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Tuesday, September 1, 2009
Florida Loses $250 Million Thanks to Stuyvesant Town/Peter Cooper Village
It's just getting worse and worse for investors who went along with Tishman Speyer and Blackrock in acquiring Stuy Town and Peter Cooper Village.
Florida’s pension lost $250 million it invested in Stuyvesant Town and Peter Cooper Village, Manhattan’s largest rental-apartment complex, the fund’s trustees were told.
“We are carrying that investment at zero because the market softened dramatically,” Ash Williams, executive director of the State Board of Administration, which oversees $121.9 billion of pension and other assets, told a meeting in Tallahassee today.
The SBA bought in 2007 its share of a limited partnership run by Tishman Speyer Properties LP and Blackrock Inc., owners of the property, said Williams, who was hired in October 2008.
Tishman and Blackrock acquired the 80-acre, 11,200-unit Stuyvesant Town and Peter Cooper complex for $5.4 billion in 2006 at what Williams called “the top of the market.” Their plan to convert 1,600 rent-stabilized units to market rates as residents vacated was stymied by rising unemployment during the worst economic recession since the Great Depression.
“Rents are not going up like they normally would, landlords are making concessions like free rent and people have not moved out at the rate anticipated,” said Williams, who came to the SBA after nine years as a managing director at Fir Tree Partners, a New York hedge fund.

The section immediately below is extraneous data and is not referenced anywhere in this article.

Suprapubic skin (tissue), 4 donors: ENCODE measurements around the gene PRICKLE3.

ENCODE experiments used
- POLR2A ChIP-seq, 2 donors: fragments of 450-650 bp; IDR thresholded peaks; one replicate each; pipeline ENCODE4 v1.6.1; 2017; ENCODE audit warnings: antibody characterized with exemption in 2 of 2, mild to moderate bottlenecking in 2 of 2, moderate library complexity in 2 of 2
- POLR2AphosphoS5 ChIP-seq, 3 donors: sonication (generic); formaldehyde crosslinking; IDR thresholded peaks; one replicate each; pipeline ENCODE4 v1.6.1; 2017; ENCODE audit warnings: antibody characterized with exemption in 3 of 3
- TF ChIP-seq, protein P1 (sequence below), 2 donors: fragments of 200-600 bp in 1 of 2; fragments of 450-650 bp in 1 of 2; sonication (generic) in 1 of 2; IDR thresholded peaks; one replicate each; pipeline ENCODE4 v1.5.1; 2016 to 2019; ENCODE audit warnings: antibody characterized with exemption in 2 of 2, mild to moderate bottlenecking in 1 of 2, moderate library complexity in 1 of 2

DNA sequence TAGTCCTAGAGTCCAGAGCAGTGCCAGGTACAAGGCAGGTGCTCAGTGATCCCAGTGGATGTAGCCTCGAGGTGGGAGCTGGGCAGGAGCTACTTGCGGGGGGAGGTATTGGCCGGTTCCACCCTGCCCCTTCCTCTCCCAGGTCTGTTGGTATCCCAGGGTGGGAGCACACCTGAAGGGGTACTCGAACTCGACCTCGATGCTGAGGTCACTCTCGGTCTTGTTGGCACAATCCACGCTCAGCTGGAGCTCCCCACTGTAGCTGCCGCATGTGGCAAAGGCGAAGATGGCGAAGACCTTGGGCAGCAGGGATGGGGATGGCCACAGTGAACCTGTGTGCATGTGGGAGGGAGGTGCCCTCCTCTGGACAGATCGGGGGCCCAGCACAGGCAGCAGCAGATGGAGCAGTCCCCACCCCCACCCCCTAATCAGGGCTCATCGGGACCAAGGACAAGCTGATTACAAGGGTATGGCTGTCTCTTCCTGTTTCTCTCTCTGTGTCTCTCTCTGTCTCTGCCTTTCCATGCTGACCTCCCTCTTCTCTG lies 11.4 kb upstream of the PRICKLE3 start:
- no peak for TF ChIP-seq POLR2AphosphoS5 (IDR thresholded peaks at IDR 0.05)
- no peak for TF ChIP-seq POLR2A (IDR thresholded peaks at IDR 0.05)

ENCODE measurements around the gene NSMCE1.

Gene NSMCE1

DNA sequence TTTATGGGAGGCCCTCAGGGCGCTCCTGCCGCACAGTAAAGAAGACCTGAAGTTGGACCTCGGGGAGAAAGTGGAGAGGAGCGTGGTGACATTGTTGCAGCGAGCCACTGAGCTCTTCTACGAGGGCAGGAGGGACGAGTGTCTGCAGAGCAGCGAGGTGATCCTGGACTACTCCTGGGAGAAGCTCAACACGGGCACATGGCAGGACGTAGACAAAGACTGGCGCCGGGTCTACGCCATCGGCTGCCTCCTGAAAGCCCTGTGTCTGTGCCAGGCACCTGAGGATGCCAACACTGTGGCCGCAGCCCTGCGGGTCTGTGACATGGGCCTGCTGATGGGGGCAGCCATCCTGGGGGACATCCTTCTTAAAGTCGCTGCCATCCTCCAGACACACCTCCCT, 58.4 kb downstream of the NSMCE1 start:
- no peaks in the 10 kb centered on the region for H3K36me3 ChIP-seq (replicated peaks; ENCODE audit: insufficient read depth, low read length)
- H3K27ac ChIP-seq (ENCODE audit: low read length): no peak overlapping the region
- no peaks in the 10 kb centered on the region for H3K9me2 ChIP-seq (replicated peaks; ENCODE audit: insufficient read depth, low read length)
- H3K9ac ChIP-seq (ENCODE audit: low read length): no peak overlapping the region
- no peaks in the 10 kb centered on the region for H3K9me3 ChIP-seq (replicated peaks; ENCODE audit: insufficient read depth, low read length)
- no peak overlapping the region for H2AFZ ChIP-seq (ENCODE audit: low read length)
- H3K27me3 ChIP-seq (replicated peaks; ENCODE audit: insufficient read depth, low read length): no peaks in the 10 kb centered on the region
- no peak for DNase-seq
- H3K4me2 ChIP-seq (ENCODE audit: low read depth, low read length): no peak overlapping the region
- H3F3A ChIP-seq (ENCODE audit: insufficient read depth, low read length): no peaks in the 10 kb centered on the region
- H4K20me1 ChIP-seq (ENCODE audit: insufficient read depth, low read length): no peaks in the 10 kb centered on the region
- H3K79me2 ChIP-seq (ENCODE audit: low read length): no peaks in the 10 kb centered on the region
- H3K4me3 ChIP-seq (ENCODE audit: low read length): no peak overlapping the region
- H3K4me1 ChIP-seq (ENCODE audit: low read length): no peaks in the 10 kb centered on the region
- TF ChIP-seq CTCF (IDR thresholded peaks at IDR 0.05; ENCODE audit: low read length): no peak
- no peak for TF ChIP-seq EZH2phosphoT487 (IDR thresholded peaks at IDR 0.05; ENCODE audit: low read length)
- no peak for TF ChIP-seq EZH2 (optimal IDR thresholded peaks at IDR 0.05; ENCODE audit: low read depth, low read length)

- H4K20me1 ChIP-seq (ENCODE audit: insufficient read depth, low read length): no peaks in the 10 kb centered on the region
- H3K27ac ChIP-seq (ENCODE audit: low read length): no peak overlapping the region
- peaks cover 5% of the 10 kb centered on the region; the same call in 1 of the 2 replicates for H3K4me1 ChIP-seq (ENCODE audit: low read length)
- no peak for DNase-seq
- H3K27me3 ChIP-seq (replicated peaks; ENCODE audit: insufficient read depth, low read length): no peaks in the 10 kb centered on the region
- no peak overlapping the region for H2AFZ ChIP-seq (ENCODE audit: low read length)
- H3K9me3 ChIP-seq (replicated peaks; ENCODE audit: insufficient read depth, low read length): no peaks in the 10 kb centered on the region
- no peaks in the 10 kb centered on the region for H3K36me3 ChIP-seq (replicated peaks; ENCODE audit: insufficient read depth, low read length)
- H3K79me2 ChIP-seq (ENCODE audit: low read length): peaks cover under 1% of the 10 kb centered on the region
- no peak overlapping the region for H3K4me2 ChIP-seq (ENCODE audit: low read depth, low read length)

Manhattan apartment rents fell as much as 10 percent in August from a year earlier, the Real Estate Group of New York said on Aug. 25. Vacancies are growing and tenants aren’t moving as the city’s unemployment rate climbed to a 12-year high of 9.6 percent in July....
“What’s going to happen to the investment?” Florida Attorney General Bill McCollum, a Republican running for governor in the November 2010 election, asked Williams.
“Is there potential for recovery? Yes,” Williams said. “Is it a strong possibility? No.”
Florida is a junior partner in the Tishman/Blackrock venture, Williams said, with an equity-only investment and none of the mezzanine debt held by senior partners. He said the equity stake “could be wiped out.”
“We’ve had an unfortunate experience, we regret it and we’re taking steps so it doesn’t happen again,” Williams said.
More at the above link.